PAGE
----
My Congressman's response to my letter objecting to the 'bailout'.Submitted by docholladay on Fri, 09/26/2008 - 17:24
Here is my Congressman's response to my letter which strongly objected to the bailout. I won't comment, I'll just put it out here and let the D.P. crew dissect it. Have fun.
"Dear Dr. Holladay:
Thank you for contacting me with your concerns about Treasury Secretary Henry Paulson's proposal to bring stability to our financial system. I have heard from hundreds of people just like you on this issue, and I share your concerns. I hate the thought of paying ransom to Wall Street, especially when Main Street is struggling. I am furious that our financial situation has been allowed to get this point, and that Treasury is considering bailing out the lenders who helped caused this to occur. We now face a situation where our economy is being held hostage. Allowing the collapse of our banking system would cripple our already weak economy. Credit card rates would skyrocket, new small business loans and mortgages would be nearly impossible to obtain, and jobs would be lost. We cannot let this happen. Simply put, we must consider all potential solutions to the current crisis. As you know, I have earned a reputation as a budget hawk, and have dedicated my time in Congress to strengthening our nation's financial future. I have authored, along with Republican Representative Frank Wolf of Virginia, H.R. 3654, the SAFE Commission Act as an effort to rein in our record-setting deficits. This week, Roll Call, the Capitol Hill newspaper, published an editorial on this very piece of legislation and its importance for our financial future - once we get past this immediate crisis. Below you will find the text of that article. In the coming days Congress will consider a series of revisions to Treasury's proposal and I will keep in touch with you as this situation unfolds. Thank you again for getting in touch with me to share your concerns.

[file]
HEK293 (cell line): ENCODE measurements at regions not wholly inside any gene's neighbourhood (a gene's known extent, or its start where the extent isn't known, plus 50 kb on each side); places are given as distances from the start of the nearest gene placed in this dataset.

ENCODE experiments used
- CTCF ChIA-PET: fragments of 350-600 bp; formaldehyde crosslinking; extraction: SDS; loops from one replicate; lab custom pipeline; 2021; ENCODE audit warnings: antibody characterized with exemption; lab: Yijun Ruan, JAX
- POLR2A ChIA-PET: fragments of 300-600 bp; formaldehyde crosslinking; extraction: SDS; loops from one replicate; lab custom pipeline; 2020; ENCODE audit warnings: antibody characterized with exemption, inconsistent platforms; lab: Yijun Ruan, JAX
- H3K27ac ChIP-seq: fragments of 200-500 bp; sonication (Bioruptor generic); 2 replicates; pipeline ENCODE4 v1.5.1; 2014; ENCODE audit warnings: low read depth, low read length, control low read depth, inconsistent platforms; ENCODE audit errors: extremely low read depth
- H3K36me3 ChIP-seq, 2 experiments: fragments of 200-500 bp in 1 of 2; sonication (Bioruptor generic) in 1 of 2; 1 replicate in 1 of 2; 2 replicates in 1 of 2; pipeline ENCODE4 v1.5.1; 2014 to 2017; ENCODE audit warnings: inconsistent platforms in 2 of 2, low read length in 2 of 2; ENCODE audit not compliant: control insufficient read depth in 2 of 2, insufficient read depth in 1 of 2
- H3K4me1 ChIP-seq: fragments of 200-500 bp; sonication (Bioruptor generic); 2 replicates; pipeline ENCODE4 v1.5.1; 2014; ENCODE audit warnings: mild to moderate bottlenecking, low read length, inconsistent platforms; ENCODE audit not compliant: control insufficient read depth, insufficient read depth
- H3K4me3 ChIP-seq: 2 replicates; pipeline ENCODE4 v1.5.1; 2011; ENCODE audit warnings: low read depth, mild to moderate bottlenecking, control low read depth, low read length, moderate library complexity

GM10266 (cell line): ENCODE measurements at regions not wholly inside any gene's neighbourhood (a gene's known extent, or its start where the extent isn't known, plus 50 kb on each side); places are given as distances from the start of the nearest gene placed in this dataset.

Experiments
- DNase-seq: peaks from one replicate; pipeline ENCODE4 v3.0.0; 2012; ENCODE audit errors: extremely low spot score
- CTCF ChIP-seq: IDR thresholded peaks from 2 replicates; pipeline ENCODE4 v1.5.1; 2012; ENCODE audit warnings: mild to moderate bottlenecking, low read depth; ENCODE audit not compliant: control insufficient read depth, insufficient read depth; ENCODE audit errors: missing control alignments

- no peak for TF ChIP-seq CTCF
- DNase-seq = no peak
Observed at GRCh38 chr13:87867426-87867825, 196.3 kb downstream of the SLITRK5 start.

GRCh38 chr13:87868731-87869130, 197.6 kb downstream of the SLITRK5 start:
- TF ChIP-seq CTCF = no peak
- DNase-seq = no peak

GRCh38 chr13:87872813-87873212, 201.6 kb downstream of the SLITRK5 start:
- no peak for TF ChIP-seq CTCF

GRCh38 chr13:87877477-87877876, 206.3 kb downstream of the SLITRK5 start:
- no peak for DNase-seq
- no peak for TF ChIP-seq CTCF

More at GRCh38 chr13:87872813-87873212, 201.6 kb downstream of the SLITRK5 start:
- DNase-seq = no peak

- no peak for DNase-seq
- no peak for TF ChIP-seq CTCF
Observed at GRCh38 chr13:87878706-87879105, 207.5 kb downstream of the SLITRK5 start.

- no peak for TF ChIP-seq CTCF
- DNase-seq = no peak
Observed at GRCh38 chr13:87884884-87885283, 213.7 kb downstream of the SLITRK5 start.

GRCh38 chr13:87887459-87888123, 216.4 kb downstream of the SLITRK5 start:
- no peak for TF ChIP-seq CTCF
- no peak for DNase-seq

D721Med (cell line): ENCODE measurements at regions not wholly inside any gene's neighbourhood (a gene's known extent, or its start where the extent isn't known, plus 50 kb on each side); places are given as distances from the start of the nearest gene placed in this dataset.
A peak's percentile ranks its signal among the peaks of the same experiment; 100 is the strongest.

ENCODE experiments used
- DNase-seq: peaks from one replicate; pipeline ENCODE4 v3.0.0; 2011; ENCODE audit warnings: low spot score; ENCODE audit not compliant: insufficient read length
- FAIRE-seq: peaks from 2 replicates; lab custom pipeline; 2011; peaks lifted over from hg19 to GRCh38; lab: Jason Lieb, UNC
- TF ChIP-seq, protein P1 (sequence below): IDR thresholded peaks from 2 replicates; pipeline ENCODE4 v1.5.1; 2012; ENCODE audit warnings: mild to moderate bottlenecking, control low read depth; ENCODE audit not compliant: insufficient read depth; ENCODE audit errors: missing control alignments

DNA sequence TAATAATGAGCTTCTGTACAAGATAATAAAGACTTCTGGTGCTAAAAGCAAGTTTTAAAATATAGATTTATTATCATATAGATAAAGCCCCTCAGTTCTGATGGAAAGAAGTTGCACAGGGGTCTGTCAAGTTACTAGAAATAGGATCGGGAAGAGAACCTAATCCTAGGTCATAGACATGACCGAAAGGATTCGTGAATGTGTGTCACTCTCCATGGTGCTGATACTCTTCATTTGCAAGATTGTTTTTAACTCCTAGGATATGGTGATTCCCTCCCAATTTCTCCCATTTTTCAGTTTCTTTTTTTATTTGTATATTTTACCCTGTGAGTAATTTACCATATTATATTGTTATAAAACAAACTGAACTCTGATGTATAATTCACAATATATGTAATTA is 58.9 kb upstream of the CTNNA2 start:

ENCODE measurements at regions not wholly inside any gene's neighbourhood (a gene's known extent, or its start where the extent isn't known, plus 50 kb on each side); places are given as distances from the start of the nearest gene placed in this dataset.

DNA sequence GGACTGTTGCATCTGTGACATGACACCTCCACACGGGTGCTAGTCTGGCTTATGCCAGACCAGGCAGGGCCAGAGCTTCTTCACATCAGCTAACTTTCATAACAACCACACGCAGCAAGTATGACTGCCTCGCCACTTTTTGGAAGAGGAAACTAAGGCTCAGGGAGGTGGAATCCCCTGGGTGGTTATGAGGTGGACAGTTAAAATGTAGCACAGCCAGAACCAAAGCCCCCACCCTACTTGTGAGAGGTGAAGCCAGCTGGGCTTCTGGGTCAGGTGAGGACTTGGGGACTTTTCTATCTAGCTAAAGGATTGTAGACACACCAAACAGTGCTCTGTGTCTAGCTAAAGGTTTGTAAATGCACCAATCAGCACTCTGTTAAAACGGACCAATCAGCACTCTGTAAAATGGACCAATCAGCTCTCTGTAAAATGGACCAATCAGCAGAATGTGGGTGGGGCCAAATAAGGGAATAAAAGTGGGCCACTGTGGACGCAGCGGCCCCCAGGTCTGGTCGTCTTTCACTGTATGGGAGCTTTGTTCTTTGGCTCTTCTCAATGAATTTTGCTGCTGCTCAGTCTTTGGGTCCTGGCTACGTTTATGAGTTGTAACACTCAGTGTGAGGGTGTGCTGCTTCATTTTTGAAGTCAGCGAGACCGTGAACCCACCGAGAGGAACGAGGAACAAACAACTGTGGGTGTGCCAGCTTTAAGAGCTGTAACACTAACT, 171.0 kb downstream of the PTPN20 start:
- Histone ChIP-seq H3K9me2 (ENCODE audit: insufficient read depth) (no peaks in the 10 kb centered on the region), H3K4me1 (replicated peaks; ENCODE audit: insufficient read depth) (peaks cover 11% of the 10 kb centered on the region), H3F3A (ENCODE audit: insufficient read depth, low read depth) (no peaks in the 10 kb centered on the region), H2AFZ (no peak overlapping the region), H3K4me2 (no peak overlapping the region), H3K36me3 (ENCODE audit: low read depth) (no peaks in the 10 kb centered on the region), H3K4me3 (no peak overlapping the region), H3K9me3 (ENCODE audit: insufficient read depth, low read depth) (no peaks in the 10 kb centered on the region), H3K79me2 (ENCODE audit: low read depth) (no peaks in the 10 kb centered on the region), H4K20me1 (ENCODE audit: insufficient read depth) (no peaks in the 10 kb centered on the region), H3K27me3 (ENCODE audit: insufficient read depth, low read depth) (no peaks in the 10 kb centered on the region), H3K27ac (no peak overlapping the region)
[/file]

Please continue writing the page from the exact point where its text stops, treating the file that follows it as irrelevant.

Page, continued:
and then he sent this:
It Takes a CrisisSeptember 24, 2008